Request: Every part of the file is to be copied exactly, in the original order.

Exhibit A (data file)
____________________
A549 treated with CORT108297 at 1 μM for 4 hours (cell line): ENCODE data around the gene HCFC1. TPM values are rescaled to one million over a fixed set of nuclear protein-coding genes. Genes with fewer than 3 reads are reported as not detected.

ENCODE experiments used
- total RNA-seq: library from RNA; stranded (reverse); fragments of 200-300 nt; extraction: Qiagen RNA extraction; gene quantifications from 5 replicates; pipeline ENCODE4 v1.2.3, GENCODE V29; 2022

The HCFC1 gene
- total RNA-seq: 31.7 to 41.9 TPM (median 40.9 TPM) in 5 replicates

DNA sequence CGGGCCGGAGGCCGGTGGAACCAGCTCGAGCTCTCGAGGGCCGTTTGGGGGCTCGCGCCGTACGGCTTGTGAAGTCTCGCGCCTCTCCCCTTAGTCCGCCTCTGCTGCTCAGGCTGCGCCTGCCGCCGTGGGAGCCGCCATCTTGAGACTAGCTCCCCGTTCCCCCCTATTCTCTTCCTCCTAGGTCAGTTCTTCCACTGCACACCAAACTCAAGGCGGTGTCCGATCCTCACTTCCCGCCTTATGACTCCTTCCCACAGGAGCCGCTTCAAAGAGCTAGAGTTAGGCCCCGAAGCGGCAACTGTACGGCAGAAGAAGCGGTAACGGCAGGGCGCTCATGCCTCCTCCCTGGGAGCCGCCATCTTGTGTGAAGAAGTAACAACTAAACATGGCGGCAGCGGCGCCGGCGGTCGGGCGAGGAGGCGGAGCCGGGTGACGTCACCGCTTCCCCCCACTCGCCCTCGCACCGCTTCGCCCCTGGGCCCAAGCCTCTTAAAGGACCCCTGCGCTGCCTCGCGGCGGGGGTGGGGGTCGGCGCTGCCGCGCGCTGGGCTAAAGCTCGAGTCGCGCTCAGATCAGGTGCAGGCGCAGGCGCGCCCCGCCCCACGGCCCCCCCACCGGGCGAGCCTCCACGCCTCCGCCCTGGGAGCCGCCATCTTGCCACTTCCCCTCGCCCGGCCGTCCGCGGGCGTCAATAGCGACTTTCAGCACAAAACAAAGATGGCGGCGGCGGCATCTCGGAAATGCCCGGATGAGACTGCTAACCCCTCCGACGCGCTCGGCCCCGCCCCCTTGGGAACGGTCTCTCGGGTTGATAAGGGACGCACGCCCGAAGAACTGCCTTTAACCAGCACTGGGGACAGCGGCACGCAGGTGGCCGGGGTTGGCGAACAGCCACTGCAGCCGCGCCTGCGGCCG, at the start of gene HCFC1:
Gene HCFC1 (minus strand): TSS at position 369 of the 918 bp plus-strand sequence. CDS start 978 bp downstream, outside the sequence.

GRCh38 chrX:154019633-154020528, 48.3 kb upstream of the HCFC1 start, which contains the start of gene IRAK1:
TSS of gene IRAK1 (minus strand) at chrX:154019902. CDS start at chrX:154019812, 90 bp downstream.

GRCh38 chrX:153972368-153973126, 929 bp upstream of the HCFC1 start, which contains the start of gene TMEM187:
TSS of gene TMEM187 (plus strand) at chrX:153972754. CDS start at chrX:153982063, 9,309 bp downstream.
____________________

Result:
A549 treated with CORT108297 at 1 μM for 4 hours (cell line): ENCODE data around the gene HCFC1. TPM values are rescaled to one million over a fixed set of nuclear protein-coding genes. Genes with fewer than 3 reads are reported as not detected.

ENCODE experiments used
- total RNA-seq: library from RNA; stranded (reverse); fragments of 200-300 nt; extraction: Qiagen RNA extraction; gene quantifications from 5 replicates; pipeline ENCODE4 v1.2.3, GENCODE V29; 2022

The HCFC1 gene
- total RNA-seq: 31.7 to 41.9 TPM (median 40.9 TPM) in 5 replicates

DNA sequence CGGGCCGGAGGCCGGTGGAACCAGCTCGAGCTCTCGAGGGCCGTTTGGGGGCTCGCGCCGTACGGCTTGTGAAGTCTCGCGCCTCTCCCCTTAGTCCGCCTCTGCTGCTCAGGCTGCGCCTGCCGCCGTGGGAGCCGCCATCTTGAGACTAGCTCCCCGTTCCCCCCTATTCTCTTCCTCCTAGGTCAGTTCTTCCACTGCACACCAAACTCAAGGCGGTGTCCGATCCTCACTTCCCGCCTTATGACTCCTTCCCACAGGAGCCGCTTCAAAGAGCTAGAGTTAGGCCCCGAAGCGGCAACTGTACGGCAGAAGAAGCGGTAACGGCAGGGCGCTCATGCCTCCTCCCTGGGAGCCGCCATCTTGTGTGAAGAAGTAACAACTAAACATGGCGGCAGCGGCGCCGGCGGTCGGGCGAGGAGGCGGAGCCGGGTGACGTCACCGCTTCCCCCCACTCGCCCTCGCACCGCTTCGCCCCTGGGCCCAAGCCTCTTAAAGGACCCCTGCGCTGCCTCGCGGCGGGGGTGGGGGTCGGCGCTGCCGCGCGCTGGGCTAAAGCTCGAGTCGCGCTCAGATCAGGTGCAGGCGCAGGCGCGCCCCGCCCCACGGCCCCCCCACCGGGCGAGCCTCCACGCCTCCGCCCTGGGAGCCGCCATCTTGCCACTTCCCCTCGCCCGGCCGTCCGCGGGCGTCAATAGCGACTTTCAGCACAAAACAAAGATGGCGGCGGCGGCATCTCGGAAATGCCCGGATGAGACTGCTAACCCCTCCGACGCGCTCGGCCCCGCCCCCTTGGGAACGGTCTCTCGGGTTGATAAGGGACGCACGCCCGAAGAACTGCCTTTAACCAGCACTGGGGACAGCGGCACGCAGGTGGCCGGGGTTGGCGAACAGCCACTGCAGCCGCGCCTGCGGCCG, at the start of gene HCFC1:
Gene HCFC1 (minus strand): TSS at position 369 of the 918 bp plus-strand sequence. CDS start 978 bp downstream, outside the sequence.

GRCh38 chrX:154019633-154020528, 48.3 kb upstream of the HCFC1 start, which contains the start of gene IRAK1:
TSS of gene IRAK1 (minus strand) at chrX:154019902. CDS start at chrX:154019812, 90 bp downstream.

GRCh38 chrX:153972368-153973126, 929 bp upstream of the HCFC1 start, which contains the start of gene TMEM187:
TSS of gene TMEM187 (plus strand) at chrX:153972754. CDS start at chrX:153982063, 9,309 bp downstream.